2020 September, 28
The Principality of Monaco supports the Argo program
The Principality of Monaco supports the multidisciplinary development of the Argo programme, a leading programme for ocean observation
Since August 2020, Monaco Explorations has been collaborating in the development and consolidation of the Argo program and its biogeochemical component (BGC-Argo), as part of the Global Ocean Observing System (GOOS). This support is reflected in the financing of a program office located at the Oceanographic Museum of Monaco and with a project manager based at the Institut de la Mer de Villefranche (IMEV), which is supervised by the CNRS and Sorbonne University. The position is directly attached to the JCOMMOPS centre of the World Meteorological Organisation (WMO) and the Intergovernmental Oceanographic Commission (IOC) of UNESCO.
The main task of the project manager will be to organise the BGC-Argo programme and to develop strong synergies with other ocean observation programmes, particularly in the Mediterranean region. This funding constitutes an important contribution by the Principality of Monaco to world oceanography and its governance, with a view to sustainable management of the Ocean.
BGC-Argo: a new generation of multi-disciplinary autonomous floats for a better understanding of the Ocean
Since 2000, the international Argo programme, under the aegis of the IOC and the WMO, has been monitoring the temperature and salinity of the World Ocean over the long term using autonomous robots (profiling floats). The instruments go on 10-day cycles during which they dive to depths of up to 2000 metres and drift with the currents, then return to the surface and transmit their data by satellite before setting off on a new dive. In 2019, Argo defined its strategic vision for the next 10 years based on three components that together will enable it to deploy and operate a fleet of 4,000 instruments: core-Argo, which extends the initial programme, deep-Argo, which extends observations to the deep ocean (6,000 m), and Biogeochemical-Argo (BGC-Argo).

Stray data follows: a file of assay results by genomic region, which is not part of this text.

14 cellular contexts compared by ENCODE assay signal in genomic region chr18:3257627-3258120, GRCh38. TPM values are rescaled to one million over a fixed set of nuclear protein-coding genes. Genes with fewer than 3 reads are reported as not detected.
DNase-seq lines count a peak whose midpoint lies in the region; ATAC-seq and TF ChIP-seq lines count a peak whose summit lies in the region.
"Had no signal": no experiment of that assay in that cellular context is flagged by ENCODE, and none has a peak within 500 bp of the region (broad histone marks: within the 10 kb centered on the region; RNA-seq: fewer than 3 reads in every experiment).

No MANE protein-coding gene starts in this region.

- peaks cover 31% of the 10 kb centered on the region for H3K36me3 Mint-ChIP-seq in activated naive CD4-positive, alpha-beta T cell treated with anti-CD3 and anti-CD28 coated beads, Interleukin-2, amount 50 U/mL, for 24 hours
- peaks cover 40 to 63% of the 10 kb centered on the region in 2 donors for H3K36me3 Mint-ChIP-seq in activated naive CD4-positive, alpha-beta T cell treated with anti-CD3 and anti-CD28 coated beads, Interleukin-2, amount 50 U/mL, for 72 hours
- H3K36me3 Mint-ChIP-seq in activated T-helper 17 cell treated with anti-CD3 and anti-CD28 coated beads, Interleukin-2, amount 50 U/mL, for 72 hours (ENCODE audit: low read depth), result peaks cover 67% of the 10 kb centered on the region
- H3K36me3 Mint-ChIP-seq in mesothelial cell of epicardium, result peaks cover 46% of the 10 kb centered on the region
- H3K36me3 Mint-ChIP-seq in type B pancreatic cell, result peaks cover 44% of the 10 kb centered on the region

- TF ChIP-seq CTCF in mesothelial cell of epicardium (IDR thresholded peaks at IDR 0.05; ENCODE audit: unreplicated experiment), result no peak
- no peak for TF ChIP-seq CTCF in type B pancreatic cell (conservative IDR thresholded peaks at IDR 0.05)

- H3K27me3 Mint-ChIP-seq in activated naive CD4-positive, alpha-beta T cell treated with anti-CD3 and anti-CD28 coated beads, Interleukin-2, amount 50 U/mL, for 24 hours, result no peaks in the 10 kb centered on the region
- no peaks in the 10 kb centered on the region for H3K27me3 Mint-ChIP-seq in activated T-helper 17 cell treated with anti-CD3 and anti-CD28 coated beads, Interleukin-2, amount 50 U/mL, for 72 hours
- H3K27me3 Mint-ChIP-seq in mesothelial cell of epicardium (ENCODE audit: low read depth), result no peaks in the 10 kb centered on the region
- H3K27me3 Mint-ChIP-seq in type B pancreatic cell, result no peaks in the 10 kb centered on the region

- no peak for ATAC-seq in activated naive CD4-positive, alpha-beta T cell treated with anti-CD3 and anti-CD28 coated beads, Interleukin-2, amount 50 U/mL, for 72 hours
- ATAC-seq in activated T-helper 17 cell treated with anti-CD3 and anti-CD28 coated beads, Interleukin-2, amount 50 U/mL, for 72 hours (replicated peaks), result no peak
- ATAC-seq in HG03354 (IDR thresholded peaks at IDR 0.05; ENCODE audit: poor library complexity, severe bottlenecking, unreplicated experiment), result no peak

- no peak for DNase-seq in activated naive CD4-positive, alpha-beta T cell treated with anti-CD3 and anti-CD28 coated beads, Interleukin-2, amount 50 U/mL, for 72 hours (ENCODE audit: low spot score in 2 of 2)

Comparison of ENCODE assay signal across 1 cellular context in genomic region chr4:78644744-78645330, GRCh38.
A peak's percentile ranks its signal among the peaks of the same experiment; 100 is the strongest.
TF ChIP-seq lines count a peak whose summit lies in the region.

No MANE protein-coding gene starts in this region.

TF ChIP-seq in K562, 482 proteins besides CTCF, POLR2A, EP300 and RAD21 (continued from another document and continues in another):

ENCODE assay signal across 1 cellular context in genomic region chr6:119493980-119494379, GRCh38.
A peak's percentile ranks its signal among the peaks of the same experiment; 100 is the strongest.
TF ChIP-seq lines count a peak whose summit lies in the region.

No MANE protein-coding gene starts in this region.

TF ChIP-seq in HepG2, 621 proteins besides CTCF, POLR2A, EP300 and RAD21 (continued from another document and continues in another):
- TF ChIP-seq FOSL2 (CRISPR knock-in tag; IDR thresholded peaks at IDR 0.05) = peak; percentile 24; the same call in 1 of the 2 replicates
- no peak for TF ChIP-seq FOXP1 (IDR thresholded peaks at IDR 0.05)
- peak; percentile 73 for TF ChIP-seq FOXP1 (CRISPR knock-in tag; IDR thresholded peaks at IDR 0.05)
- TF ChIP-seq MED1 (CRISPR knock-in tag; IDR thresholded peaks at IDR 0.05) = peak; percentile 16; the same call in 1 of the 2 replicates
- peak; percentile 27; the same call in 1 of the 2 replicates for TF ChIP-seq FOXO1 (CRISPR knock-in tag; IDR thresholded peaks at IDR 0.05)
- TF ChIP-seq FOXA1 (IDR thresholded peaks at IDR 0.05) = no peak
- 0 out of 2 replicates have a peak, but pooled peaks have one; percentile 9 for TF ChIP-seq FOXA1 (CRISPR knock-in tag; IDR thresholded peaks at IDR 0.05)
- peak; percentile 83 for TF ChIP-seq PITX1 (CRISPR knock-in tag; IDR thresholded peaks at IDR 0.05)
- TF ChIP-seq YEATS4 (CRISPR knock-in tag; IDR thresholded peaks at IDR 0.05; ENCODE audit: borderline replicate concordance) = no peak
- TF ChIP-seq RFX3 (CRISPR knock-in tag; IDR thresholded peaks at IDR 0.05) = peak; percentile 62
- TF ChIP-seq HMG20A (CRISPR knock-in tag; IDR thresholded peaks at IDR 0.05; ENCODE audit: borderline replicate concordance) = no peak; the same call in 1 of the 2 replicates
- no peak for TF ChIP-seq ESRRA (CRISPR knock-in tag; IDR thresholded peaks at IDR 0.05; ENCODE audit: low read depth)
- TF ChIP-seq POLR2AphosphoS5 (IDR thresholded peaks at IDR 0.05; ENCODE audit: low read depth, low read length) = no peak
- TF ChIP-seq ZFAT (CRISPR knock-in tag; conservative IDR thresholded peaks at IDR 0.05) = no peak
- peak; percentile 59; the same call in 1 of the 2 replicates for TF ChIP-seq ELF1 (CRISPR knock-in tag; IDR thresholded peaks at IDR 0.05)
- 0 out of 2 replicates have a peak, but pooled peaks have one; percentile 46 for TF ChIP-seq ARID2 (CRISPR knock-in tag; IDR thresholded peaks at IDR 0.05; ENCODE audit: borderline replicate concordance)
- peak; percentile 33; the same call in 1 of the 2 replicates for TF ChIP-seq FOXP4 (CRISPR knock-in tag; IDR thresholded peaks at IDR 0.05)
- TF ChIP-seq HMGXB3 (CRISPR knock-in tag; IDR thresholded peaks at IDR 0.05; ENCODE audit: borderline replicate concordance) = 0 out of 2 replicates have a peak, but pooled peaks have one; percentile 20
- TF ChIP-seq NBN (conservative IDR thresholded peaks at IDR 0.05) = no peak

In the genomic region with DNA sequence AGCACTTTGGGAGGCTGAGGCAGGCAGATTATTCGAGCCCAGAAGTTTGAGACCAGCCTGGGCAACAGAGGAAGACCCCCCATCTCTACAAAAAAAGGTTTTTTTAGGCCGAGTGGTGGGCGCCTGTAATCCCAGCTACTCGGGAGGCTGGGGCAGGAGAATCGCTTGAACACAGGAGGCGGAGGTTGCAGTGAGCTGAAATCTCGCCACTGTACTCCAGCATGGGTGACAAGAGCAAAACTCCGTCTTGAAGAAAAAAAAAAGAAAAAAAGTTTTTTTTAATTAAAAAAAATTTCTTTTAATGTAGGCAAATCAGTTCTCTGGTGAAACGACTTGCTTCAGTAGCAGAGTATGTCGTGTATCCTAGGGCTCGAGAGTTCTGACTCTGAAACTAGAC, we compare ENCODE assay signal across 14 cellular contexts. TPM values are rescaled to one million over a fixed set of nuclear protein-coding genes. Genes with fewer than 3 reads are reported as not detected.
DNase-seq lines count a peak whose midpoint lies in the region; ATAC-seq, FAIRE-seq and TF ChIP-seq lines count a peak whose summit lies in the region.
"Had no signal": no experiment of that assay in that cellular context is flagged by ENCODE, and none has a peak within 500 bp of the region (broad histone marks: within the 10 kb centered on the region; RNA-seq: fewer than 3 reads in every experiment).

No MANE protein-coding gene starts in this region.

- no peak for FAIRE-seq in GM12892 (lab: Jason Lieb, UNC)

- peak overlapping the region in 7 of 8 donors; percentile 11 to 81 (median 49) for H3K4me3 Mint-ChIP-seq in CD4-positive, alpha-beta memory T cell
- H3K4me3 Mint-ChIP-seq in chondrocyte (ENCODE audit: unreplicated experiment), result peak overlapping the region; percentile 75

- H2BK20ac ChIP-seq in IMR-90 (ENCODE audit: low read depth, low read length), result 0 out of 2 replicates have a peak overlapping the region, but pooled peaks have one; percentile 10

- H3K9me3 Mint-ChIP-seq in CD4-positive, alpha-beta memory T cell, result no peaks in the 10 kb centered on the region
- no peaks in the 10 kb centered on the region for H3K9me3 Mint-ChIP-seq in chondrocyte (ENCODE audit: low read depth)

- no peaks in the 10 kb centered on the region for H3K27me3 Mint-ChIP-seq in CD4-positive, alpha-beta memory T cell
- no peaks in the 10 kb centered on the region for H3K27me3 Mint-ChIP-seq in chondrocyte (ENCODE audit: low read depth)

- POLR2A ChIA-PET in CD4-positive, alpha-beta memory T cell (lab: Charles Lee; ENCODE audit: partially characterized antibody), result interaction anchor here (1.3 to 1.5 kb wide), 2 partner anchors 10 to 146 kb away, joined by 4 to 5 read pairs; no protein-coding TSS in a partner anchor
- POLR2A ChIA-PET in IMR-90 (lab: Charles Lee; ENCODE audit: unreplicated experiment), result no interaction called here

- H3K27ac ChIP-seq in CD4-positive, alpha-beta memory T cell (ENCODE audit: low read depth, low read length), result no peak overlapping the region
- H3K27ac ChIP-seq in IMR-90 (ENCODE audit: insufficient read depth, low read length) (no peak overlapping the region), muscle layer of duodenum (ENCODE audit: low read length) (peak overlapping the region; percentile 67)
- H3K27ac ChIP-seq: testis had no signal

Launched in 2016, BGC-Argo aims to establish a network of 1,000 new-generation profiling floats measuring six additional variables essential to understanding biogeochemical processes and their evolution: concentrations of chlorophyll, suspended particles, dissolved oxygen and nitrate, pH and underwater illumination. BGC-Argo is led by a body co-chaired in France by Hervé Claustre, CNRS research director at IMEV and in the United States by Ken Johnson, senior scientist at the Monterey Bay Aquarium Research Institute.
All the data collected are made available to the international scientific community in real time in the form of Open Data and are analysed in several reference laboratories. The two main responsibilities of the future project leader will be to promote and develop BGC-Argo at the international level and to integrate the regional Mediterranean observation systems.
Many ocean areas still not covered
In order to cover the whole of the World Ocean and better understand its functioning and evolution, additional floats need to be deployed. In collaboration with Hervé Claustre, Monaco Explorations is planning to help to deploy several floats in relatively unknown areas, involving the training of local experts and encouraging outreach among young people, notably by supporting the “Adopt a float ” initiative.